“It is all about getting that balance right even though sometimes, politically, you only hear one side of the argument, which is about tenants.

‘Some people won’t like it’

“If you don’t have landlords, you don’t have supply, you don’t have a functioning [rental] market.”

“There are some people who won’t like it, and that is fine.”

Mr Coveney said it was simply not feasible for the Government to leave the rental market to resolve itself without any intervention.

“I think we have a lot of experience over the past ten to twenty years that actually the market on its own does not solve many problems and sometimes the State needs targeted intervention.”

The designation of the zones will automatically fall after three years, Mr Coveney said. He said the policy, which he is calling “rent predictability”, is counter-intuitive to what he may have believed but stressed it was necessary to steady rents.

“We want landlords to make a reasonable rate of return,” he said but added he did not want the rising rental market to be abused by landlords applying higher increases.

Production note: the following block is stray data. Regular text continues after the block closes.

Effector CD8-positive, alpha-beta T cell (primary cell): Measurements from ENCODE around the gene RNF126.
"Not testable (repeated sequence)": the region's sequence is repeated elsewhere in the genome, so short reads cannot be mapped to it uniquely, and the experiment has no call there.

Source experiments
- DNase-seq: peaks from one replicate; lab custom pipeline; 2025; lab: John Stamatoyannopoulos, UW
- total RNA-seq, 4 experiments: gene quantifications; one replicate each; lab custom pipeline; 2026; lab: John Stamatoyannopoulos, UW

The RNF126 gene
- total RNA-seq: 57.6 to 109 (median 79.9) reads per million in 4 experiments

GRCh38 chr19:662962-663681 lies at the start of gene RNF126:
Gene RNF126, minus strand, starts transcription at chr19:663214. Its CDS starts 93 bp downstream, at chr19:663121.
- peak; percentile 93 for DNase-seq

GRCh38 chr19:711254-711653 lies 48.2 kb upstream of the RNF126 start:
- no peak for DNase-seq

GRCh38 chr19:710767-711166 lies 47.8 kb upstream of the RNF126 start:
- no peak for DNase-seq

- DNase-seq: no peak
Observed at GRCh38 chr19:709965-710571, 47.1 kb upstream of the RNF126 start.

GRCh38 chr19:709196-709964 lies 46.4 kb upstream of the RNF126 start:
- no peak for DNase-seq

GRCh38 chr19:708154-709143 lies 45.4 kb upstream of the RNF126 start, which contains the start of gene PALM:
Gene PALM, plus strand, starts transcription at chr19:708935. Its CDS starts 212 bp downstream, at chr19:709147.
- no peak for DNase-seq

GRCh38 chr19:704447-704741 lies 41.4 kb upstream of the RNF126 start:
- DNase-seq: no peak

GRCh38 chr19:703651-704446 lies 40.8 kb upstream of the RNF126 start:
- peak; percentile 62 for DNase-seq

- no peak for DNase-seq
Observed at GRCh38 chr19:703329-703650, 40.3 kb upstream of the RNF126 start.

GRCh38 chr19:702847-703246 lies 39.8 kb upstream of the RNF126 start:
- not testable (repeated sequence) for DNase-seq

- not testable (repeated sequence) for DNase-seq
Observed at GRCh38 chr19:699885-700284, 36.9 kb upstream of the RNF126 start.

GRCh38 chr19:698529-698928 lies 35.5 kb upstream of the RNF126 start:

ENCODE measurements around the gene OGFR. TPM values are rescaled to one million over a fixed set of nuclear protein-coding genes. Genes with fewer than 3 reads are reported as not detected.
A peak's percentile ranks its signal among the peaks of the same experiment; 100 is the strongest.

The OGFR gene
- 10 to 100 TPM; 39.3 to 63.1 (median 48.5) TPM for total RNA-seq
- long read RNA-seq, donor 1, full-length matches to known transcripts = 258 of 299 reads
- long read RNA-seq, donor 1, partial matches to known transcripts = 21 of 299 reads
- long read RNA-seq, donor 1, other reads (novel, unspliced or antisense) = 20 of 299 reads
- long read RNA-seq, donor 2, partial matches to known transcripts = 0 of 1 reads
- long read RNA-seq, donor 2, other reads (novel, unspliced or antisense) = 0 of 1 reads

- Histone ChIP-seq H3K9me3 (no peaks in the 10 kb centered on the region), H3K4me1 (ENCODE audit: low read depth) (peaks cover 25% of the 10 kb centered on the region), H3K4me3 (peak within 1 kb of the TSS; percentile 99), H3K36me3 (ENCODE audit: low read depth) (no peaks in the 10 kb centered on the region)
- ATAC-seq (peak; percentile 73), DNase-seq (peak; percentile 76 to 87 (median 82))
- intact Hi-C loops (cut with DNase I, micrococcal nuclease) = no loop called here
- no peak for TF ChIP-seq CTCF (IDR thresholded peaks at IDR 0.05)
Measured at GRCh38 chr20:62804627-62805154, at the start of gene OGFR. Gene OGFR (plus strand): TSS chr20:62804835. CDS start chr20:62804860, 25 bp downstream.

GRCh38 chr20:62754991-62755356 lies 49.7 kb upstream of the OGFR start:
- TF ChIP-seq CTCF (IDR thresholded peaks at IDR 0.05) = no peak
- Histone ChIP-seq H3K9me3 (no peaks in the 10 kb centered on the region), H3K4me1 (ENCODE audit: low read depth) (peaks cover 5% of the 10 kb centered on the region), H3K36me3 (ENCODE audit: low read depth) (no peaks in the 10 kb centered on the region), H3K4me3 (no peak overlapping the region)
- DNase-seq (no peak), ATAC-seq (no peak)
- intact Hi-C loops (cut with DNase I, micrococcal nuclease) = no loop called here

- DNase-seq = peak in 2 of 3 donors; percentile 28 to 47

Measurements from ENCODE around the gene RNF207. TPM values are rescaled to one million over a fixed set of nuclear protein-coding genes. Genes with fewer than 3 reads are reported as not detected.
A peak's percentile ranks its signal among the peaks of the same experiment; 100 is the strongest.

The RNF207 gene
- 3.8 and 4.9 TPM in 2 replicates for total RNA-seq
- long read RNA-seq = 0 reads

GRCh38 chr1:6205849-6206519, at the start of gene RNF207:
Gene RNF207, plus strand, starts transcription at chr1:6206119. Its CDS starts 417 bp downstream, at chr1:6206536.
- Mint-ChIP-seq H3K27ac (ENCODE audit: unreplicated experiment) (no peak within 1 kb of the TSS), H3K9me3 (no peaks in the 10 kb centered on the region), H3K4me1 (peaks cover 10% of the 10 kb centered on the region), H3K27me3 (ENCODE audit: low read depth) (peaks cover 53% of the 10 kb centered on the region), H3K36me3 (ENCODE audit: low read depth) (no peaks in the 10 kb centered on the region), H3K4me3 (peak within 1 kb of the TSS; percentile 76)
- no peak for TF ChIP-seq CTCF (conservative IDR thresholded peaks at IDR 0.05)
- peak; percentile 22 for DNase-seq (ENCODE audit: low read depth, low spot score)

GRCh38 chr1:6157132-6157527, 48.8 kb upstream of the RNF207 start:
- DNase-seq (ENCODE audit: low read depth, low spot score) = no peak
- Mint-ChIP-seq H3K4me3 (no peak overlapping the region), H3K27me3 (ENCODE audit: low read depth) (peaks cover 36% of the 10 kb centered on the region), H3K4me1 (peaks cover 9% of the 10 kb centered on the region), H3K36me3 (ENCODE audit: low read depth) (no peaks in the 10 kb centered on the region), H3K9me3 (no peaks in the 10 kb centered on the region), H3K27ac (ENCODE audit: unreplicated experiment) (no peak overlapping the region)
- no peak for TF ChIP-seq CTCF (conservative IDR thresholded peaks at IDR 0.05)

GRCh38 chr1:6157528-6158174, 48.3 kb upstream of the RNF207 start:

The plan will also move towards granting tenancies of longer duration. At present, once a tenant has rented a dwelling for more than six months, the tenant is entitled to stay in that dwelling for four years, subject to rights a landlord currently has to terminate a tenancy.

This period will be extended towards six years as the first step towards tenancies of indefinite duration.

The document said the Government does not believe in linking rent increases to inflation, as had been proposed in the past.

“The Government does believe this to be an approach that serves the interests of tenants or landlords for a number of reasons, including the risk that limiting rent increases to zero ‘real’ growth in relevant areas would adversely affect this scope for a smooth transition when any such limitations would be lifted in due course.

“Therefore, a time-bound system of rent predictability based on the concept of rent pressure zones is to be introduced.